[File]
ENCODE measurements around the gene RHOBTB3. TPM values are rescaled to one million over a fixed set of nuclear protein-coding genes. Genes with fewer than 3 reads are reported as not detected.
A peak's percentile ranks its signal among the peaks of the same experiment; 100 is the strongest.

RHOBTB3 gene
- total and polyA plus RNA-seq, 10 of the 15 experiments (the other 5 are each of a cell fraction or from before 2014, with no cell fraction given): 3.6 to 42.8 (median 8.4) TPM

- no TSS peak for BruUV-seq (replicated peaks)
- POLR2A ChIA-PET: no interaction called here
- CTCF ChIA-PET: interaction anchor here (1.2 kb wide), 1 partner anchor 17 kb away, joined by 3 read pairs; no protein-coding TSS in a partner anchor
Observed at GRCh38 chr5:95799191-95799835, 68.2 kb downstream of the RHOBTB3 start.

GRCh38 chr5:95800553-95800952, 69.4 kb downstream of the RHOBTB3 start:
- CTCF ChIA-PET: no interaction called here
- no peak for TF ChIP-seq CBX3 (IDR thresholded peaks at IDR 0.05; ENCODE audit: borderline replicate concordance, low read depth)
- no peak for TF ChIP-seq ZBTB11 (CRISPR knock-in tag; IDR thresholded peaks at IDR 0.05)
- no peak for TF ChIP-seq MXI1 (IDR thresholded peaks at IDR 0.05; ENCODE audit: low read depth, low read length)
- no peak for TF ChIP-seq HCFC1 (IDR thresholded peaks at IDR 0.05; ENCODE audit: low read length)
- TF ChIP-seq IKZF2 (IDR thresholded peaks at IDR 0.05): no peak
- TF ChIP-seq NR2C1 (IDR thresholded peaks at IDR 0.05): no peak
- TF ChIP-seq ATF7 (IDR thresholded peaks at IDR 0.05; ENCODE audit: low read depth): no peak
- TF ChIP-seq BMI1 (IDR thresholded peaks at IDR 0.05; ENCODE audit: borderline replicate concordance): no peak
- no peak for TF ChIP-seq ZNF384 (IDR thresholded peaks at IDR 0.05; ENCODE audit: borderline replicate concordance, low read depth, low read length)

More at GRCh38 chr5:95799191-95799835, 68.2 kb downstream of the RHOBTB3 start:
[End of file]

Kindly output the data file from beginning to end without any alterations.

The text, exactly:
ENCODE measurements around the gene RHOBTB3. TPM values are rescaled to one million over a fixed set of nuclear protein-coding genes. Genes with fewer than 3 reads are reported as not detected.
A peak's percentile ranks its signal among the peaks of the same experiment; 100 is the strongest.

RHOBTB3 gene
- total and polyA plus RNA-seq, 10 of the 15 experiments (the other 5 are each of a cell fraction or from before 2014, with no cell fraction given): 3.6 to 42.8 (median 8.4) TPM

- no TSS peak for BruUV-seq (replicated peaks)
- POLR2A ChIA-PET: no interaction called here
- CTCF ChIA-PET: interaction anchor here (1.2 kb wide), 1 partner anchor 17 kb away, joined by 3 read pairs; no protein-coding TSS in a partner anchor
Observed at GRCh38 chr5:95799191-95799835, 68.2 kb downstream of the RHOBTB3 start.

GRCh38 chr5:95800553-95800952, 69.4 kb downstream of the RHOBTB3 start:
- CTCF ChIA-PET: no interaction called here
- no peak for TF ChIP-seq CBX3 (IDR thresholded peaks at IDR 0.05; ENCODE audit: borderline replicate concordance, low read depth)
- no peak for TF ChIP-seq ZBTB11 (CRISPR knock-in tag; IDR thresholded peaks at IDR 0.05)
- no peak for TF ChIP-seq MXI1 (IDR thresholded peaks at IDR 0.05; ENCODE audit: low read depth, low read length)
- no peak for TF ChIP-seq HCFC1 (IDR thresholded peaks at IDR 0.05; ENCODE audit: low read length)
- TF ChIP-seq IKZF2 (IDR thresholded peaks at IDR 0.05): no peak
- TF ChIP-seq NR2C1 (IDR thresholded peaks at IDR 0.05): no peak
- TF ChIP-seq ATF7 (IDR thresholded peaks at IDR 0.05; ENCODE audit: low read depth): no peak
- TF ChIP-seq BMI1 (IDR thresholded peaks at IDR 0.05; ENCODE audit: borderline replicate concordance): no peak
- no peak for TF ChIP-seq ZNF384 (IDR thresholded peaks at IDR 0.05; ENCODE audit: borderline replicate concordance, low read depth, low read length)

More at GRCh38 chr5:95799191-95799835, 68.2 kb downstream of the RHOBTB3 start: